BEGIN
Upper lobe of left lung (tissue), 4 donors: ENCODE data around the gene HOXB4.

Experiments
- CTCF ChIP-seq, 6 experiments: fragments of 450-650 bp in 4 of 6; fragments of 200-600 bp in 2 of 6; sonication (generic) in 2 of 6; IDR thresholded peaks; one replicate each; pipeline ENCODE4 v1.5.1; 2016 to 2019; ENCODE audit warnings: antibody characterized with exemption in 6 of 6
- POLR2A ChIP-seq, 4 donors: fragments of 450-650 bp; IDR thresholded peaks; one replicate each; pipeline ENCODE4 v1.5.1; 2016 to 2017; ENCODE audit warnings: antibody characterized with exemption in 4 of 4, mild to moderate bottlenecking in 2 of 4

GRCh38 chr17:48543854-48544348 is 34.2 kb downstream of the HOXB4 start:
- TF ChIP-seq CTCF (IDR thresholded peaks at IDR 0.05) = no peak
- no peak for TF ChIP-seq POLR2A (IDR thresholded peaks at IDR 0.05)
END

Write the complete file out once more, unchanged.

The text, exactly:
Upper lobe of left lung (tissue), 4 donors: ENCODE data around the gene HOXB4.

Experiments
- CTCF ChIP-seq, 6 experiments: fragments of 450-650 bp in 4 of 6; fragments of 200-600 bp in 2 of 6; sonication (generic) in 2 of 6; IDR thresholded peaks; one replicate each; pipeline ENCODE4 v1.5.1; 2016 to 2019; ENCODE audit warnings: antibody characterized with exemption in 6 of 6
- POLR2A ChIP-seq, 4 donors: fragments of 450-650 bp; IDR thresholded peaks; one replicate each; pipeline ENCODE4 v1.5.1; 2016 to 2017; ENCODE audit warnings: antibody characterized with exemption in 4 of 4, mild to moderate bottlenecking in 2 of 4

GRCh38 chr17:48543854-48544348 is 34.2 kb downstream of the HOXB4 start:
- TF ChIP-seq CTCF (IDR thresholded peaks at IDR 0.05) = no peak
- no peak for TF ChIP-seq POLR2A (IDR thresholded peaks at IDR 0.05)